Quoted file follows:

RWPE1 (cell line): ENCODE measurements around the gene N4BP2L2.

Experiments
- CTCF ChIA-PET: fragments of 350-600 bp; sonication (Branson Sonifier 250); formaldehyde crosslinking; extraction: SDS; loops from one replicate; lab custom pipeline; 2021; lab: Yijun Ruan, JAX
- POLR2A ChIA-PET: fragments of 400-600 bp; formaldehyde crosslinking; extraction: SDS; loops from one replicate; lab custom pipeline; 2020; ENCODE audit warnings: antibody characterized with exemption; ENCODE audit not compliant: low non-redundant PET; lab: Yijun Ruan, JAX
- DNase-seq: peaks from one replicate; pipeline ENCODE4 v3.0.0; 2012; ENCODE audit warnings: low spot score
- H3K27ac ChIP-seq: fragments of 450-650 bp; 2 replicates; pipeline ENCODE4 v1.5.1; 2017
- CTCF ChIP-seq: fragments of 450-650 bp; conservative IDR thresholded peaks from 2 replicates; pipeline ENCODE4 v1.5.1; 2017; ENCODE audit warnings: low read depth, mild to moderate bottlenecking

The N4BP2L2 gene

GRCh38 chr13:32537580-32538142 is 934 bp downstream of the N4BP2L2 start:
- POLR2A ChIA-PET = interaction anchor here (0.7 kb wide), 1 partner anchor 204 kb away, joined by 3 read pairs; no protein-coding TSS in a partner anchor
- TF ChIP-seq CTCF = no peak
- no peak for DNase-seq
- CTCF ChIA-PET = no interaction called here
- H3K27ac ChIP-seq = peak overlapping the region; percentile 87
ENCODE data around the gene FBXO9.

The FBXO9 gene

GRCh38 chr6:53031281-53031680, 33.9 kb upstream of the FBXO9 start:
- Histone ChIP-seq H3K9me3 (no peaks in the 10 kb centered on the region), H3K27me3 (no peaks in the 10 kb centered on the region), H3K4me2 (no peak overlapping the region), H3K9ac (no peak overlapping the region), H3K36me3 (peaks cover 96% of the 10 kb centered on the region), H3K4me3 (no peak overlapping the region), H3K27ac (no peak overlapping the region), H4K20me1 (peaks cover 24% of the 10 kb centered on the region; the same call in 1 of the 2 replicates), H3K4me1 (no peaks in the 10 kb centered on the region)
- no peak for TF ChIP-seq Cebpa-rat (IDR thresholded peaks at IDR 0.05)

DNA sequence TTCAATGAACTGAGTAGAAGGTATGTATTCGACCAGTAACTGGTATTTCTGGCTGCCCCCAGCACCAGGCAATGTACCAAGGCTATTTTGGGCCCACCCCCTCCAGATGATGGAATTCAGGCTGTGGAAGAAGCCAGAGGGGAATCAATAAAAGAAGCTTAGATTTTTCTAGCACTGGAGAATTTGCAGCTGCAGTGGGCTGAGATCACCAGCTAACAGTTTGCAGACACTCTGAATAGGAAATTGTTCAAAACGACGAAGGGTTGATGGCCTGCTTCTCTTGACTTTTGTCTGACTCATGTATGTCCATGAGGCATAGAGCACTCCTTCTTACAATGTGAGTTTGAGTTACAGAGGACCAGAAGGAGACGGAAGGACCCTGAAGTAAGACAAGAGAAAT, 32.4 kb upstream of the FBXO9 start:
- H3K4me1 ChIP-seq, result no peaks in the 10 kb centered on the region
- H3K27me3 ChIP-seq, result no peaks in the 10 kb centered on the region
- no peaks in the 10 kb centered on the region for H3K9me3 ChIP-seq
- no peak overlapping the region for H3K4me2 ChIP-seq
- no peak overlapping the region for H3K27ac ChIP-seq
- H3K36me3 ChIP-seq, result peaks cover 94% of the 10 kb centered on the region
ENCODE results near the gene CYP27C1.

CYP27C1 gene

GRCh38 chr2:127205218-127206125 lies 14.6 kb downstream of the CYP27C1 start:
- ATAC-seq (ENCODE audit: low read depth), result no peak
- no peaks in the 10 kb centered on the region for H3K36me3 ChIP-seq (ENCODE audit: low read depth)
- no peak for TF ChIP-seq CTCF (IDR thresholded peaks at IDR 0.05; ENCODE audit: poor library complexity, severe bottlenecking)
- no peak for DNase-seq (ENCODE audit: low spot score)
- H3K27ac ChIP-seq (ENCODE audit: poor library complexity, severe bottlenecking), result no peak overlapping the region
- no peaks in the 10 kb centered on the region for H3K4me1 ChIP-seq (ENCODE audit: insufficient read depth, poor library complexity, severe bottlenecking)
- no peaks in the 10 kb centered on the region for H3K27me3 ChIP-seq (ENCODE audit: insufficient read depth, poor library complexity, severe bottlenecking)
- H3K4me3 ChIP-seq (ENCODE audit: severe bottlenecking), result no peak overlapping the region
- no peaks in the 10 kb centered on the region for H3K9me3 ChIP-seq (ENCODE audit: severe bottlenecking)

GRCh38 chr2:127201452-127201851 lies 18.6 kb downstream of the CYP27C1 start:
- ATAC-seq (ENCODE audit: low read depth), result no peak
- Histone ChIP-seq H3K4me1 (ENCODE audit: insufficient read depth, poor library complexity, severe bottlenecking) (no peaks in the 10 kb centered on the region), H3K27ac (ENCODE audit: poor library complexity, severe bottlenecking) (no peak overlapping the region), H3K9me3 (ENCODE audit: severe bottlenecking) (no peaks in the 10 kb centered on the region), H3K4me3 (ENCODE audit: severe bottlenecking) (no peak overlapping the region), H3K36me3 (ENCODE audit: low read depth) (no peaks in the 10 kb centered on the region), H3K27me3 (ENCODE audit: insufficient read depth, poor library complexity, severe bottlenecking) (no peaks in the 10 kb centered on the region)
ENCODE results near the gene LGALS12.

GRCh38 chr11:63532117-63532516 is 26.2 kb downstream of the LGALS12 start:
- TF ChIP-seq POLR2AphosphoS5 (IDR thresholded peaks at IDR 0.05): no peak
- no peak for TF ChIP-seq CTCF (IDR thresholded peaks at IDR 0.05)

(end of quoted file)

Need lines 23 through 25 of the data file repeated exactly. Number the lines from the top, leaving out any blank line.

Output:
- no peaks in the 10 kb centered on the region for H3K9me3 ChIP-seq
- no peak overlapping the region for H3K4me2 ChIP-seq
- no peak overlapping the region for H3K27ac ChIP-seq